STAMFORD, Conn. (AP) — Harman International Industries Inc. shares soared Thursday after the electronics and audio equipment maker reported better-than-expected quarterly results and raised its profit forecast for the year. The company earned $116.2 million, or $1.65 per share in its fiscal second quarter. That's up from $71.6 million, or $1.03 per share, the year before. It earned $1.79 per share on an adjusted basis, up from $1.09 per share. Stamford, Connecticut-based company said stronger demand for its home, auto and professional products and services helped drive its quarterly revenue up 19 percent to $1.58 billion. The quarter's results topped market expectations. Analysts surveyed by Zacks Investment Research

  • British woman extradited to US can go home within weeks

    Updated: 13 hr ago

    GREENBELT, Md. (AP) — A British woman who with her husband lost a long and public fight against being extradited to the United States to face fraud charges will be able to return home within weeks. A judge on Thursday said Sandra Dunham, who pleaded guilty to stealing $1 million from a US-based electronics company, must serve 18 days of home confinement before she can return to her home in Northampton, England. Dunham's husband, Paul Dunham, who also pleaded guilty in the case, will be sentenced next week and is expected to serve a prison sentence. The pair's plea agreements order them to repay the $1 million they stole, but they have said they are broke.

  • Environmental advocates push solar, energy efficiency bills

    Updated: 13 hr ago

    AUGUSTA, Maine (AP) — Environmental advocates called on the divided Maine Legislature on Thursday to back a series of bill this session they say will expand the use of solar power, help residents cut their heating bills and bolster wildlife protections. The six-bill package outlined by the Environmental Priorities Coalition includes measures that would provide incentives for solar power investments, a $30 million bond to help families pay for home upgrades like insulation and heat pumps and add several species to the endangered list. While Republican Gov. Paul LePage has clashed with environmental groups in the past over efforts like increasing solar power, the group emphasized their desire to find common ground this year.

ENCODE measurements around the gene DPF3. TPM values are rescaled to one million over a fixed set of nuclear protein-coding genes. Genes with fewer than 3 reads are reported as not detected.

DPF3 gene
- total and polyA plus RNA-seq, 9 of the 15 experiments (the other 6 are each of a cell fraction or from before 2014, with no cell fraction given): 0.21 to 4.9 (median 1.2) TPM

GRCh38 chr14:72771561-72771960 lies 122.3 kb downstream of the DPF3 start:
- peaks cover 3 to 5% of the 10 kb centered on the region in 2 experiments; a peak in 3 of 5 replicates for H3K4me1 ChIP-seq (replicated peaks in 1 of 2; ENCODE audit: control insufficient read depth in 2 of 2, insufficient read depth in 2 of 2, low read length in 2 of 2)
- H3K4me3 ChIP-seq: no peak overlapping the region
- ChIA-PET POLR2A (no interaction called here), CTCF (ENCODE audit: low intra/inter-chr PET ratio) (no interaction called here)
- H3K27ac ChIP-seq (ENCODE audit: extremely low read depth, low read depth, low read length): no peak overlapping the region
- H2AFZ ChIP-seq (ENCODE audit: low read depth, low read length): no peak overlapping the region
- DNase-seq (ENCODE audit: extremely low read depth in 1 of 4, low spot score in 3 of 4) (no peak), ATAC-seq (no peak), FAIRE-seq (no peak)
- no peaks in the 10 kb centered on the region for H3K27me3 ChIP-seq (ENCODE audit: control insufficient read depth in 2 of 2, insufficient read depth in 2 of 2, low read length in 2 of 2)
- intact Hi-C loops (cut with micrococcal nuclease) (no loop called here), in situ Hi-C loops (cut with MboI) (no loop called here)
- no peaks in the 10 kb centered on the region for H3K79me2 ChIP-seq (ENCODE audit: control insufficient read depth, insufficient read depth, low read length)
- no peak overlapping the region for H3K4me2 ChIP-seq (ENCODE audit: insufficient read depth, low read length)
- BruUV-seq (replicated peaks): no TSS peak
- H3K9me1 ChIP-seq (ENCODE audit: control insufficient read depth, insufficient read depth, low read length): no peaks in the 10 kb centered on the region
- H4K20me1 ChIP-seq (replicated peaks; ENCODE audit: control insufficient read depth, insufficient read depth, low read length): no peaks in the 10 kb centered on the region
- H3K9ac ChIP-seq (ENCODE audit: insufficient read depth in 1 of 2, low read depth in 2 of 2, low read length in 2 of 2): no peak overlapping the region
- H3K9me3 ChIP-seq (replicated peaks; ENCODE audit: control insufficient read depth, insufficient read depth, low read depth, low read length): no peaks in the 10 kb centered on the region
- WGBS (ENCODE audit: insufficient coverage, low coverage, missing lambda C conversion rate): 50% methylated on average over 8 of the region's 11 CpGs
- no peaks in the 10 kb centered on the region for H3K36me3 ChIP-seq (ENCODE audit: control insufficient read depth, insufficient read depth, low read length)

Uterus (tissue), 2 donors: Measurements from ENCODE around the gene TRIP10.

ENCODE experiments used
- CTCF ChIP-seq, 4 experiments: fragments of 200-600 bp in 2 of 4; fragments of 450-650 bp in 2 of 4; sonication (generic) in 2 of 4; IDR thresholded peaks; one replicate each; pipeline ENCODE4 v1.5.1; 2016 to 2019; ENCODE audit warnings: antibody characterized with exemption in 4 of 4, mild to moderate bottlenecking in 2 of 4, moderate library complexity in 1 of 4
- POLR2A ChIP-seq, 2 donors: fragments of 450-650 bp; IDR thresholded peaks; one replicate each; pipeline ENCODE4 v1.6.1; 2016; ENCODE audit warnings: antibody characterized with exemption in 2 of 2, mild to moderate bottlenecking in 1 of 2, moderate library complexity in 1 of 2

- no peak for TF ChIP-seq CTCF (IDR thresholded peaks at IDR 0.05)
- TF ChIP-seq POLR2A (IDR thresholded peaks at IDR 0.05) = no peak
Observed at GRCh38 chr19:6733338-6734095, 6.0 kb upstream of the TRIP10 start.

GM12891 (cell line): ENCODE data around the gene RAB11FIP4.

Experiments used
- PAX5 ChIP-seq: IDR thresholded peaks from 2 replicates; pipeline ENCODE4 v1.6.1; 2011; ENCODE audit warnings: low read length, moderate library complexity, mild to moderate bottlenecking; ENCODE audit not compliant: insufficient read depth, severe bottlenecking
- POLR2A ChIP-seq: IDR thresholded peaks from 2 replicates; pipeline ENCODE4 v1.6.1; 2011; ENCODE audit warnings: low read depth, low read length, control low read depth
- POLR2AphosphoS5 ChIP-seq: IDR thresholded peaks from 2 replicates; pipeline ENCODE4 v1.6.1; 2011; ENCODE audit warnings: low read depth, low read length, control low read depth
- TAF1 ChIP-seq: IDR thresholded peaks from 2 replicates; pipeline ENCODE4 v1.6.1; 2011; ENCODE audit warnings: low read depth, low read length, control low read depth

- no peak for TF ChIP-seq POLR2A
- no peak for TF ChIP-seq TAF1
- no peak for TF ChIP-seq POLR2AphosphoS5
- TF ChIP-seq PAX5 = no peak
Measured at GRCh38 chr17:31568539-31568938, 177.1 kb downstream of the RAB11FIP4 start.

• Ford beats estimates despite declines in earnings, revenue

    Updated: 14 hr ago

    DEARBORN, Mich. (AP) — Ford Motor Co. is putting a tough year behind it and promising big things despite a bumpy global market. The Dearborn-based automaker's net income fell 56 percent to $3.2 billion in 2014. Sales were down slightly, to 6.32 million cars and trucks, and revenue dropped 2 percent to $144.1 billion. Ford had repeatedly warned that earnings would be lower as it invested for the future. The company spent heavily to introduce 24 vehicles worldwide, including a redesigned Mustang and the new aluminum-bodied F-150 pickup truck. Ford plowed money into five new plants in Asia and racked up expenses for closing plants in Europe and Australia. It also launched the Lincoln luxury brand in China.

  • Oil producers push to export US crude even as prices drop

    Updated: 14 hr ago

    WASHINGTON (AP) — Dropping oil prices aren't slowing a push from U.S. producers to ship their crude oil overseas and change a decades-long ban on exports. The cost incentive may not be obvious, with oil prices are as low as they've been since 2009 and with some analysts predicting they'll drop further. But oil producers are confident of long-term demand and believe that new markets will eventually offer big profits. Backers see a changing landscape that includes a Congress controlled by Republicans generally viewed as more receptive to oil exports, and some signs the Obama administration will consider modifications to the longstanding policy that bans exports of raw crude.

  • Air Products and Chemicals posts 1Q profit

    Updated: 14 hr ago